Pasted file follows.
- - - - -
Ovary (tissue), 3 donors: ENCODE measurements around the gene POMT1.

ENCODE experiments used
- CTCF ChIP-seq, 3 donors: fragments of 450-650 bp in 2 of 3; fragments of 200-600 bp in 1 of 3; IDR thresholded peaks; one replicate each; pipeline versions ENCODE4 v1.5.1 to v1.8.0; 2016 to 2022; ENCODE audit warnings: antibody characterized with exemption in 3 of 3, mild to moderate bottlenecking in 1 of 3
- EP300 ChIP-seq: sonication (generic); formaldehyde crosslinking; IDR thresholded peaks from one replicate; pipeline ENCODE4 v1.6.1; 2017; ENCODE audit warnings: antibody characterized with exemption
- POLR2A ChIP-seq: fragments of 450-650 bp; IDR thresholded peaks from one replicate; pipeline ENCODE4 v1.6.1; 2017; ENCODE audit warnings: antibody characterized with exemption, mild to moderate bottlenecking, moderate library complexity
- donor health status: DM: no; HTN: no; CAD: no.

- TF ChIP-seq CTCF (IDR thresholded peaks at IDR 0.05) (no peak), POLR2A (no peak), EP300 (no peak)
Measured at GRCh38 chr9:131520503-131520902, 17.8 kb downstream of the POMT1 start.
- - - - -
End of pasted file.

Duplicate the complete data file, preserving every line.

Ovary (tissue), 3 donors: ENCODE measurements around the gene POMT1.

ENCODE experiments used
- CTCF ChIP-seq, 3 donors: fragments of 450-650 bp in 2 of 3; fragments of 200-600 bp in 1 of 3; IDR thresholded peaks; one replicate each; pipeline versions ENCODE4 v1.5.1 to v1.8.0; 2016 to 2022; ENCODE audit warnings: antibody characterized with exemption in 3 of 3, mild to moderate bottlenecking in 1 of 3
- EP300 ChIP-seq: sonication (generic); formaldehyde crosslinking; IDR thresholded peaks from one replicate; pipeline ENCODE4 v1.6.1; 2017; ENCODE audit warnings: antibody characterized with exemption
- POLR2A ChIP-seq: fragments of 450-650 bp; IDR thresholded peaks from one replicate; pipeline ENCODE4 v1.6.1; 2017; ENCODE audit warnings: antibody characterized with exemption, mild to moderate bottlenecking, moderate library complexity
- donor health status: DM: no; HTN: no; CAD: no.

- TF ChIP-seq CTCF (IDR thresholded peaks at IDR 0.05) (no peak), POLR2A (no peak), EP300 (no peak)
Measured at GRCh38 chr9:131520503-131520902, 17.8 kb downstream of the POMT1 start.